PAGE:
The Now Platform New York release, which works with Apple and Android devices, was motivated by the company’s own users, who increasingly demand mobile-optimized tools to make a wide range of tasks easier for remote users, from ordering computers to approving purchase orders to making travel request.

While ServiceNow users wanted these remote capabilities, they didn’t want a slew of new applications to accomplish these tasks.

“We see enterprises bogged down by app overload meaning there are just too many applications each helping with separate workloads,” said CJ Desai, Service Now’s chief product officer. “We are trying to remove the friction associated with that as it relates to everyday work-related task.”

One analyst believes the timing of the New York Now Platform is fortuitous given the needs of not just the corporate world, but consumers’ growing need to use a number of mobile technologies.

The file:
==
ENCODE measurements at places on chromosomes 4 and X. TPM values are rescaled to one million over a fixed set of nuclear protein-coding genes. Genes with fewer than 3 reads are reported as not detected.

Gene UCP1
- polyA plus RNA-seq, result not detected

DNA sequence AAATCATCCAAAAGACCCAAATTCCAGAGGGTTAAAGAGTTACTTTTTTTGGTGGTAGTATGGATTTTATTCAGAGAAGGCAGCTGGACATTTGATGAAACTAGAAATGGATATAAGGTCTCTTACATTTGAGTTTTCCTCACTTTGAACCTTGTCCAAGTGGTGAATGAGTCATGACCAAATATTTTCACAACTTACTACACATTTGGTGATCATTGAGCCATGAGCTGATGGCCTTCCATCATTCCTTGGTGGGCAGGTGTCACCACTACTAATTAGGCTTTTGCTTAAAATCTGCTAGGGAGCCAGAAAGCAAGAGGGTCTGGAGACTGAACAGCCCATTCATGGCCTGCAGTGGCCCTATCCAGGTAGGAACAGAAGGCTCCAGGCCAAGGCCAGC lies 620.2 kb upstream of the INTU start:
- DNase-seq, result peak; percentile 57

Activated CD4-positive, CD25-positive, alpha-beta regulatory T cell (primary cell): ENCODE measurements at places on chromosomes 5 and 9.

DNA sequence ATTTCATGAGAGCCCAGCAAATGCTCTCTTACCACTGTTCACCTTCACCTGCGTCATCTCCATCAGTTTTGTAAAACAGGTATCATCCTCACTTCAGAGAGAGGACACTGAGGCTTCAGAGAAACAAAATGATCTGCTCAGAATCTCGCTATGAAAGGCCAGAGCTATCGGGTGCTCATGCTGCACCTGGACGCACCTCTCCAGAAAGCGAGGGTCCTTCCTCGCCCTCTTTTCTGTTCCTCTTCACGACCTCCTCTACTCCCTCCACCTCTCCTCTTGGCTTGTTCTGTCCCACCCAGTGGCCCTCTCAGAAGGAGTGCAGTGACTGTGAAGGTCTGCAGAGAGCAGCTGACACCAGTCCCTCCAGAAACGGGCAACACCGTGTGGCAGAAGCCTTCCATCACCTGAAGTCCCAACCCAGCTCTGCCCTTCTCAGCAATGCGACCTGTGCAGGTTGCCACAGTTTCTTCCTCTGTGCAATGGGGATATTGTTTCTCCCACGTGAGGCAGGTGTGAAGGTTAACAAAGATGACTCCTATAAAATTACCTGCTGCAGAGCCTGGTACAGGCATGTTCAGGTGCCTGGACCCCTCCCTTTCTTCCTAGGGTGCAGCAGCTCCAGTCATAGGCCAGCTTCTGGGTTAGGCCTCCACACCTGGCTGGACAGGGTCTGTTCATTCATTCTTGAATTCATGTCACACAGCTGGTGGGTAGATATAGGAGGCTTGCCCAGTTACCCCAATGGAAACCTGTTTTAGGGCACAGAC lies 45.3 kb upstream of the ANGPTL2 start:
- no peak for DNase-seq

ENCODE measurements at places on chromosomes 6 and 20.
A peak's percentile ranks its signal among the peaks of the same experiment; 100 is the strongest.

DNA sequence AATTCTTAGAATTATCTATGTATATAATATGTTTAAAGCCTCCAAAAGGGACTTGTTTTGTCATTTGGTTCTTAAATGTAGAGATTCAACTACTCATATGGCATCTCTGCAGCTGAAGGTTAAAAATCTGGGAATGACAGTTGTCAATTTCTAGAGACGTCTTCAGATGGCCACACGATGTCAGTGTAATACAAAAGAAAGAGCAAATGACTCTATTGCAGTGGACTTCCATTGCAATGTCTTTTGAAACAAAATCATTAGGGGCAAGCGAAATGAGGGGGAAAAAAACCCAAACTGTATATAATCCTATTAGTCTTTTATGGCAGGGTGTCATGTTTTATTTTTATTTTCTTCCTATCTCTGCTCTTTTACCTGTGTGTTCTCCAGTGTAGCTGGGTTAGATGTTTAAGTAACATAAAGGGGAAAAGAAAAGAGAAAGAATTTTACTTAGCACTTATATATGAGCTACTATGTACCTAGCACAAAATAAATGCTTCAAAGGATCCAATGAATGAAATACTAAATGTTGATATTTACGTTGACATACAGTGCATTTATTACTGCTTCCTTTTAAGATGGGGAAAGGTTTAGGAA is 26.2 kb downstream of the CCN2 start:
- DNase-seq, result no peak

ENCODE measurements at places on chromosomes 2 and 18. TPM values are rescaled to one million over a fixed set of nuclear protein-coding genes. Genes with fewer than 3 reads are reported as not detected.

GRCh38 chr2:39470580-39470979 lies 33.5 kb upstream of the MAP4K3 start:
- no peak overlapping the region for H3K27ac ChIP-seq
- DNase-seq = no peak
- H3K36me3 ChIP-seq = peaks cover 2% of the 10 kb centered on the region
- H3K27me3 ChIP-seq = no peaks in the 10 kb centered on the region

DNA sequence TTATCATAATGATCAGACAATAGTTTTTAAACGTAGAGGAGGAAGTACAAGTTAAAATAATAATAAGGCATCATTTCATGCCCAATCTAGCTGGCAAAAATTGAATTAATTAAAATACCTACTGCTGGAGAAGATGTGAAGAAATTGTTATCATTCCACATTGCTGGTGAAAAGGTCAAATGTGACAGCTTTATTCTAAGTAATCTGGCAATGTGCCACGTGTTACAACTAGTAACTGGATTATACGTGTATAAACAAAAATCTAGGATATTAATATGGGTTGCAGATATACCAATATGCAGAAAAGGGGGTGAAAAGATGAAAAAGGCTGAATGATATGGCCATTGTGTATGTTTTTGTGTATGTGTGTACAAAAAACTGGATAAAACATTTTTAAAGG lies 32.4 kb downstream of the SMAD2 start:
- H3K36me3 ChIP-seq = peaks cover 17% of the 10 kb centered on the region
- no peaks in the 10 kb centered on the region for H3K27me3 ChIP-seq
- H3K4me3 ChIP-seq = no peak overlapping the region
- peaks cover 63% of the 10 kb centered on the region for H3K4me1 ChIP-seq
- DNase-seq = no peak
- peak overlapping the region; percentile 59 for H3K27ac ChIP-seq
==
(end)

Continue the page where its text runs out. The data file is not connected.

“We are a mobile society in general, but with corporate customers’ increased focus on IT operations and LOBs, there are a lot of intersection points where it makes sense to drive more automated workloads from a mobile environment,” said Stephen Elliot, analyst at IDC.

Desai added that one of the goals of the new release is to create “consumer-like” mobile experiences for corporate users to make them more productive inside the office.

The New York release also includes a built-in onboarding application that works in concert with the mobile application, and that also taps into all the core capabilities of the Now Platform. The new offering combines all the necessary tasks that span multiple departments including IT, human resources, facilities, finance and legal as part of the process for bringing on new employees.

Business processes like onboarding employees is a big hassle to every company out there. The easier you make it to implement processes like can only increase the value of the platform.
Stephen ElliotVice president of management software and DevOps, IDC